Left: Cousin Linda, Phyllis, Me, Donna"Having Something to Say," Women's Memoirs, airs tomorrow, Thursday, July 21st, and as I wrote that piece earlier, this story came to mind and I wanted to post it first.
Being woke up in middle of the night or already lying awake, pretending to be asleep, and just waiting. Always waiting. Because you knew it was coming.
When we lived in the other house in Corryville, my little sister Phyllis, lying next to me in the roll-away bed in the only bedroom we had, sometimes slept through the nightly episodes. When she was four and I was eight.
Some nights she'd wiggle across the empty space to snuggle, her head bent and nestled low against my right side. As if trying to shut out the raw words, pleading and crying.
That was the period where Phyl did the constant handwashing, scrubbing the dead, peeling skin from her fingers, and other behaviors the doctor declared as extreme nervousness and guilt.
Guilty at four years of age.
Now, ten years later, Phyllis no long slept with me. She had changed. She was unruly and looking to pick fights with anyone who got in her way, including our parents. If aggressiveness didn't work, she play acted one of her heart attacks. She ruled our insane household pretty much.
I was the oldest, and I hated it. My parents' emotional problems fell on me to fix. Mom needed protection from my father's anger when she sinned. Like telling me to lie to him that I was the one who joined the book-of-the-month club and the one responsible for the hefty bill that landed in our mailbox. Or accompany her to the priest's office to beg for my father's job when he got fired for drunk on the job. The same priest whose confessional I visited every week with my class.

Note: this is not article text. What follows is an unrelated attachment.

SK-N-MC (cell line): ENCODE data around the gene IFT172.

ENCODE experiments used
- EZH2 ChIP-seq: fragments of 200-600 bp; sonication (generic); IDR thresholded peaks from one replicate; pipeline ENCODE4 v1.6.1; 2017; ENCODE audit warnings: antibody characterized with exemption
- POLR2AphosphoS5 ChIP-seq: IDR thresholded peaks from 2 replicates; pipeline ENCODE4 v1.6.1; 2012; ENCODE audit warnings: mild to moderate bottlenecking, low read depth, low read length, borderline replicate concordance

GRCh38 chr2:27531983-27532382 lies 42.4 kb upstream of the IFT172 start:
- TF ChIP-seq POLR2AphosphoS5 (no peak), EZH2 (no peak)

Dad needed me to run the house when my mother was in the hospital, to take care of her, emptying the vomit can next to her bed regularly, and control the little kids and whichever was the new baby who made her sick. He needed me to listen to him in middle of the night when he came in from the bar. He needed me to understand why my mother didn't want to have sex with him but other women did.
Mom needed to explain to me, usually the next morning after Dad had gone to work, why men were animals.
I never looked at the clock on the wall when we went downstairs in the dining room that night when I was 14. "You have to stop your father from killing himself," was the need Mom had when she shook me awake that night.
Slumped in the chair at the end of the worn and scratched old walnut table, Dad's head hung almost to his lap. As I walked over to stand in front of him, he looked up from the pills cradled in both his hand. I don't remember a medicine bottle, if there was one. His eyes were glassy, tears stained his cheeks. He said only one sentence. "I'm just no good, Honey."
I held out my right hand, and he emptied the pills there. I walked a few steps to the bathroom behind me and dumped and flushed. Then I announced I had to go to school in the morning and went back to bed and to sleep.